Sta Hungry Stay Foolish

Stay Hungry. Stay Foolish.

A blog by Leon Oudejans

Communication, language, speech and the Google Translate for Animals app

While sitting in the garden and enjoying the Spring sun, I can hear the animals around me. They may be able to hear us too. Would they assume that the human sounds are just random sounds without any meaning? Obviously I’m joking now as I said in one of my earlier blogs that having a mind and thoughts is exclusive to humans. Speech is within the brain, not the mind. Animals have brains too.

To be honest I was amazed by the lack of information on Wikipedia (human-animal communication) and disappointed by the lack of progress on this topic. I did find a funny Google UK promotion video on YouTube for a Google Translate for Animals app.

So why do we assume that animals do not speak? If we assume they do then why don’t we do any effort to understand them? If we do effort then why is that effort so minimal? Why are we not interested in what they would like to share with us? Why are we so interested in researching “dead” objects rather than “living” objects?

Fear might be the answer.

Fear for becoming vegetarians when we would be able to understand animal speech. If plants could communicate to us then we might even starve to death. Fear for being less special in Earth’s nature than we assume to be. If animals were to have a language then what separates humans from animals? Just the invisible mind and its thoughts? Fear for animals claiming political rights? As far as I’m aware of, only The Netherlands has a political party that is solely for animal rights.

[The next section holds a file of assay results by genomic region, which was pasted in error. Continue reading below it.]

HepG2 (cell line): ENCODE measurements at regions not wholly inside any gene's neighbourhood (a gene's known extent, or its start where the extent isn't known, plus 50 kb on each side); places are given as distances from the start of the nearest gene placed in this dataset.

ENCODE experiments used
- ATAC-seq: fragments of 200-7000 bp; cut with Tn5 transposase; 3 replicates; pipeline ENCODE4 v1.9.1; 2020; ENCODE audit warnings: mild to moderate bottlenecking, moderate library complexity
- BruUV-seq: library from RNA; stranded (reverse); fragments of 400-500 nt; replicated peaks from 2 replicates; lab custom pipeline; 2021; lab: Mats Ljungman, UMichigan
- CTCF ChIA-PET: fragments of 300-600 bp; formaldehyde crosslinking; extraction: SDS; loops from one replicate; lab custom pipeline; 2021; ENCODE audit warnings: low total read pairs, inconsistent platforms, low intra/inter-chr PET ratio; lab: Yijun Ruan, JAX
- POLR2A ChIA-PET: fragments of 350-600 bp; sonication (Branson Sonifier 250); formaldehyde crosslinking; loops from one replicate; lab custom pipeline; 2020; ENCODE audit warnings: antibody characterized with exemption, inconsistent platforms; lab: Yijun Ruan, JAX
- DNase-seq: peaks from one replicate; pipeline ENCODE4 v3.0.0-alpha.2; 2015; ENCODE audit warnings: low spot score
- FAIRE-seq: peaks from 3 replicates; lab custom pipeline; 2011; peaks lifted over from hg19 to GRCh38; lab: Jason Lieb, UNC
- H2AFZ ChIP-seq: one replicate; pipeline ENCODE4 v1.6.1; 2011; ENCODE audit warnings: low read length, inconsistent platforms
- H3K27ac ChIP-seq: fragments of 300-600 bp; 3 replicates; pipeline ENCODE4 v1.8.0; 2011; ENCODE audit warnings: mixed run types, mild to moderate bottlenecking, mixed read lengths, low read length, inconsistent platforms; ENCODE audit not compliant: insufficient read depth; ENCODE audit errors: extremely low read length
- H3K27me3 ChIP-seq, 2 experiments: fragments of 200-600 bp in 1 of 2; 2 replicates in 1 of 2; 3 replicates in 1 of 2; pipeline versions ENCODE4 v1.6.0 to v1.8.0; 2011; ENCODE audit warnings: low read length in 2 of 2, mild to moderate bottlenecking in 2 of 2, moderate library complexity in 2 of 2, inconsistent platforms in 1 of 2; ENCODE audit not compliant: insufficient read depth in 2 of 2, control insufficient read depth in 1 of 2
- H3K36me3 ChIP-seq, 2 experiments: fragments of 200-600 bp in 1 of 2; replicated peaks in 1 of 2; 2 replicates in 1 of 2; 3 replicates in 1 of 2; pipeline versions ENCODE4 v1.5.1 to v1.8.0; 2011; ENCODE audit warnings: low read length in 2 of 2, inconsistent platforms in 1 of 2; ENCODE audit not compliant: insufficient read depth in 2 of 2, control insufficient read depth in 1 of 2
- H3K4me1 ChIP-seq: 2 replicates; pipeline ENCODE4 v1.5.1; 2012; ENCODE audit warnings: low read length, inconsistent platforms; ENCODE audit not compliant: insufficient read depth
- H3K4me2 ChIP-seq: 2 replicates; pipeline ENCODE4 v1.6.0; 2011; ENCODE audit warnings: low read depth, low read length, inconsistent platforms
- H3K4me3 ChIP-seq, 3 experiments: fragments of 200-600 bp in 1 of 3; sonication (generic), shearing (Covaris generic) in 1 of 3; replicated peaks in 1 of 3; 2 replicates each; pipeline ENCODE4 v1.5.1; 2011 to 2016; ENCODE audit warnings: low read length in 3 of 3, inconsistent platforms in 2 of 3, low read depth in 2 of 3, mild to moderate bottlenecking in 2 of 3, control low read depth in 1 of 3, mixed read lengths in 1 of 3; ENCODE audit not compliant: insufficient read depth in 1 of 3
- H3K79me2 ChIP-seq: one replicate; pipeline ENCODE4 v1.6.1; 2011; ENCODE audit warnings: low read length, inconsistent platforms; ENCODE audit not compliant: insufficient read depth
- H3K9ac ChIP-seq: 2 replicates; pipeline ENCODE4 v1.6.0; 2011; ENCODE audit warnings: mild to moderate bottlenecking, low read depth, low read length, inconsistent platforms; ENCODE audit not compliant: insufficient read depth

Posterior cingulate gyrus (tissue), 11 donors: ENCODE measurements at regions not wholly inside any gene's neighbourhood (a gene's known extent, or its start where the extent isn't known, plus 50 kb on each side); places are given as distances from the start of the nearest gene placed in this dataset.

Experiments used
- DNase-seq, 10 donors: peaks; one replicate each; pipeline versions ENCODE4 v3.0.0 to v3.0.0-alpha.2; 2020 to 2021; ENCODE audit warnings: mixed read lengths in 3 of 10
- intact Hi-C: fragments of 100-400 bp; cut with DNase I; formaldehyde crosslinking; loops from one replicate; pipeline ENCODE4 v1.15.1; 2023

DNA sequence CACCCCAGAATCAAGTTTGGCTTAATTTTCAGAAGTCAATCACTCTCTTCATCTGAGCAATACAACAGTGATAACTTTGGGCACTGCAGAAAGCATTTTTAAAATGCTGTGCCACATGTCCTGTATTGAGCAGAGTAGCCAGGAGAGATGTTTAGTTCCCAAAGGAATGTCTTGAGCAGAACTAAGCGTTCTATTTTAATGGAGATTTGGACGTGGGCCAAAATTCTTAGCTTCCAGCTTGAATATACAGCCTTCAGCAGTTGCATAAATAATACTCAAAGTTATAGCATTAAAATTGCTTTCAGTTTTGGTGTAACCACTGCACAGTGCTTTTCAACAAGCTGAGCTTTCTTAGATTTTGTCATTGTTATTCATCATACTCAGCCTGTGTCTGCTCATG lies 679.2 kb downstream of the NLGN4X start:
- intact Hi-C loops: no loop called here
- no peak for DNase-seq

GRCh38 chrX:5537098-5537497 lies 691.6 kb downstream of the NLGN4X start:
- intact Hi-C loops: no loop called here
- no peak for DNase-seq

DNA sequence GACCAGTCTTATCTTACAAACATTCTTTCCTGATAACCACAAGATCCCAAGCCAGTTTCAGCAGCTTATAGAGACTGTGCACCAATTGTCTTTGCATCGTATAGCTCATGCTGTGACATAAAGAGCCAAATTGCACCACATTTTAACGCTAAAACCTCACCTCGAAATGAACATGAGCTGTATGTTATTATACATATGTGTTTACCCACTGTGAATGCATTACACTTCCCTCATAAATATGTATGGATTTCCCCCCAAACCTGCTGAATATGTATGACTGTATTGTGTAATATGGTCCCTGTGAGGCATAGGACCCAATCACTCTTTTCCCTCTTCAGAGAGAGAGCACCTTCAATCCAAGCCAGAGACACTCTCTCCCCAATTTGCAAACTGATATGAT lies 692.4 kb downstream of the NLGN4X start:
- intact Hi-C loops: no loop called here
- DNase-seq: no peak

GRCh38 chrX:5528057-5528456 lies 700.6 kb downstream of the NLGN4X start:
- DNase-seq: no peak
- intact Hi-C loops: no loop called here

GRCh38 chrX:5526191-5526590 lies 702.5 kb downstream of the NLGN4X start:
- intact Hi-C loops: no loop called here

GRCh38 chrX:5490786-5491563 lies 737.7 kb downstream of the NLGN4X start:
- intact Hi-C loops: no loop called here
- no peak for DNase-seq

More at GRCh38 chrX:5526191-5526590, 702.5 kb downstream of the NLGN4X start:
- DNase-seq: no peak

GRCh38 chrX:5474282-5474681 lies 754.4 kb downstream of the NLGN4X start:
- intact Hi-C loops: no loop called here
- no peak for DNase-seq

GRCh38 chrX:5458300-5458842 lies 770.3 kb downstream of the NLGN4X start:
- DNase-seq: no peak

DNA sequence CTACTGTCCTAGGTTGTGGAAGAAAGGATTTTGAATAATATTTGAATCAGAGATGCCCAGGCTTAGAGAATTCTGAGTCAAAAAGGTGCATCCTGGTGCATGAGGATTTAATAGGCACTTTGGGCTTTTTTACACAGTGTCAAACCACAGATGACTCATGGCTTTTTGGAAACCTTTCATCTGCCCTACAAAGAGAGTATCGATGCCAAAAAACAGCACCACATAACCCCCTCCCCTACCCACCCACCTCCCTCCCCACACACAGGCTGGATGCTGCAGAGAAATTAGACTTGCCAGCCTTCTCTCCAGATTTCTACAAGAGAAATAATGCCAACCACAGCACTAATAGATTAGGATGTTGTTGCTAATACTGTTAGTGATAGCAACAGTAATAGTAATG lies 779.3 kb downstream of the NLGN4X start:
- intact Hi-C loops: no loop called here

Some domestic animals (e.g., cats and dogs) succeed in communicating their feelings and needs, both to each other and to humans. To what extent is their communication like, or unlike, human communication with language?

Using sign “language” to communicate is typical for animals that have arms. Animals with 2 arms are called primates a.k.a. apes or monkeys. Nearly all animals use 4 limbs to move. Only humans, gibbons and large birds walk by raising one foot at the time. Interestingly, some other animals that used to have “arms” were the bipedal dinosaurs (e.g., Raptors, T-Rex).

Language is something entirely different from communication, signs or speech. All our languages are taught by parents and then for many years in schools. Languages use concepts / dimensions like time (i.e., past, present and future) and space (e.g., length, width, height, distance, place). Such concepts require a mind rather than a brain. Communication, signs, speech is a function that is most likely genetically stored in brains while languages have been developed in and by human minds.

In language teaching and learning, no one would deny that learning a language involves developing a knowledge (even if it is only subconscious) of pronunciation, grammar and vocabulary. Defining ‘language’, however, is by no means simple – which is why it is avoided in many textbooks and dictionaries on the subject.

It seems clear that we are unlikely to ever fully communicate with other species the way we do with each other.


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